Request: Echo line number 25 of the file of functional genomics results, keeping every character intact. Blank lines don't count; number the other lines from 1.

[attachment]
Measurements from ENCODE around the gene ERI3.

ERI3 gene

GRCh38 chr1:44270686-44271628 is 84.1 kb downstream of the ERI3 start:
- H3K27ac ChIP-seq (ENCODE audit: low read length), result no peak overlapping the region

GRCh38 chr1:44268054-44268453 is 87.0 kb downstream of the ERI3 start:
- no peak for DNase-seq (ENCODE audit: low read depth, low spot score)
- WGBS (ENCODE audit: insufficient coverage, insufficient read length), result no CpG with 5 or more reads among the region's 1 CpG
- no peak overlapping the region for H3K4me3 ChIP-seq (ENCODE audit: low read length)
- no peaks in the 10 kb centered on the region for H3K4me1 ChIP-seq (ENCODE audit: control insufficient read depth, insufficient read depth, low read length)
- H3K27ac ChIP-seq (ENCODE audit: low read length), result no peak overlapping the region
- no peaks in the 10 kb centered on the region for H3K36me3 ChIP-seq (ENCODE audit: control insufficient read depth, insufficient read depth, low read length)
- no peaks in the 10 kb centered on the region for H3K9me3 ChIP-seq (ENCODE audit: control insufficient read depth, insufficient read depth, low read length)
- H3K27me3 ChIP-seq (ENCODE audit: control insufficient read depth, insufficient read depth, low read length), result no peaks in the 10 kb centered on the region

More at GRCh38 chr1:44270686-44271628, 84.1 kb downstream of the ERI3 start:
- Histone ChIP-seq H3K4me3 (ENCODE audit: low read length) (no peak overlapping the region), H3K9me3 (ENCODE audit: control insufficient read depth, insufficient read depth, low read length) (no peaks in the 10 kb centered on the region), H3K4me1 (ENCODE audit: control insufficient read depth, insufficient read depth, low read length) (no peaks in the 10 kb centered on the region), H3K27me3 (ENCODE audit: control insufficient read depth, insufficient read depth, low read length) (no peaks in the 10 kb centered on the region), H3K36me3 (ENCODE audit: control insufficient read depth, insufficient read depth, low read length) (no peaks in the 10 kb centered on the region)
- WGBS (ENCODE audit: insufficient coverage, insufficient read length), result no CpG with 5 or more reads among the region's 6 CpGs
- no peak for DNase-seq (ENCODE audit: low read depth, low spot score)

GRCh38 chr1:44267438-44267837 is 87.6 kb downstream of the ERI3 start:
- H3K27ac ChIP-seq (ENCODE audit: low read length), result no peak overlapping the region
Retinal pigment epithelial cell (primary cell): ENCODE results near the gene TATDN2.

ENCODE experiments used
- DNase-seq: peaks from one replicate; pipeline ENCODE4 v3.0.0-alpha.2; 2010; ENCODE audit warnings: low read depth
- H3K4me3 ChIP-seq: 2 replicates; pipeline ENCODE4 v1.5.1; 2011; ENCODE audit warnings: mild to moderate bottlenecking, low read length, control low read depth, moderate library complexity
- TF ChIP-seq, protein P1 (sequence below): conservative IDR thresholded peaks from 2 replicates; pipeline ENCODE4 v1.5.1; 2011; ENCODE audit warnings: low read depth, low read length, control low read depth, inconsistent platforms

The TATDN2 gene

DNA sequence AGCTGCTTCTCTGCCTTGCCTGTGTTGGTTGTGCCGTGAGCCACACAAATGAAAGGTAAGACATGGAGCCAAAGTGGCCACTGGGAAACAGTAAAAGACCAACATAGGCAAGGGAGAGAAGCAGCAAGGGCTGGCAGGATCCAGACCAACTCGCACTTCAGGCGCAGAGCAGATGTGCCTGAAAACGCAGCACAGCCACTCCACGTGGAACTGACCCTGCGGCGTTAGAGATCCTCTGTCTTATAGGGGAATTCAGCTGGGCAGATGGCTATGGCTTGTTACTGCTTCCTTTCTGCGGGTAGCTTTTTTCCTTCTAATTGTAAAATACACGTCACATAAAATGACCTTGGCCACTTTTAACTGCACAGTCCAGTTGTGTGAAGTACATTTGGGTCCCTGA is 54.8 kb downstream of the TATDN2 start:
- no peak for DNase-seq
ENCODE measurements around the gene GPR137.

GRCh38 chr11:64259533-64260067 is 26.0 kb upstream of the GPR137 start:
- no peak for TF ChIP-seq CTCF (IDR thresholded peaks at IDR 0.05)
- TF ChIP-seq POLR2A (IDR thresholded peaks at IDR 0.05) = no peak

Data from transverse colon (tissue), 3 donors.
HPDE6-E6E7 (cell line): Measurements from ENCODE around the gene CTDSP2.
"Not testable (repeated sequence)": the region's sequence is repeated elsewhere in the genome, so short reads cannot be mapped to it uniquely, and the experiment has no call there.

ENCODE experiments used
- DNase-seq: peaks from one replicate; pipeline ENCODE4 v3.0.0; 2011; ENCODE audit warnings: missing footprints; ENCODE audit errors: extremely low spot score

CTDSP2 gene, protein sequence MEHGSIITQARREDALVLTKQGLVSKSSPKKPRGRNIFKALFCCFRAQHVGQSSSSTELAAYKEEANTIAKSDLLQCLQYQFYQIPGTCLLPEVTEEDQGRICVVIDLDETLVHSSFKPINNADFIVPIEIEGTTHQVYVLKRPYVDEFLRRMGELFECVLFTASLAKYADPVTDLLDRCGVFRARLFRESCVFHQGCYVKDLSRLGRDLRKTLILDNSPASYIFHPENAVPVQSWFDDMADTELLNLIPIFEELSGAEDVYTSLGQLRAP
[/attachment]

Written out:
The TATDN2 gene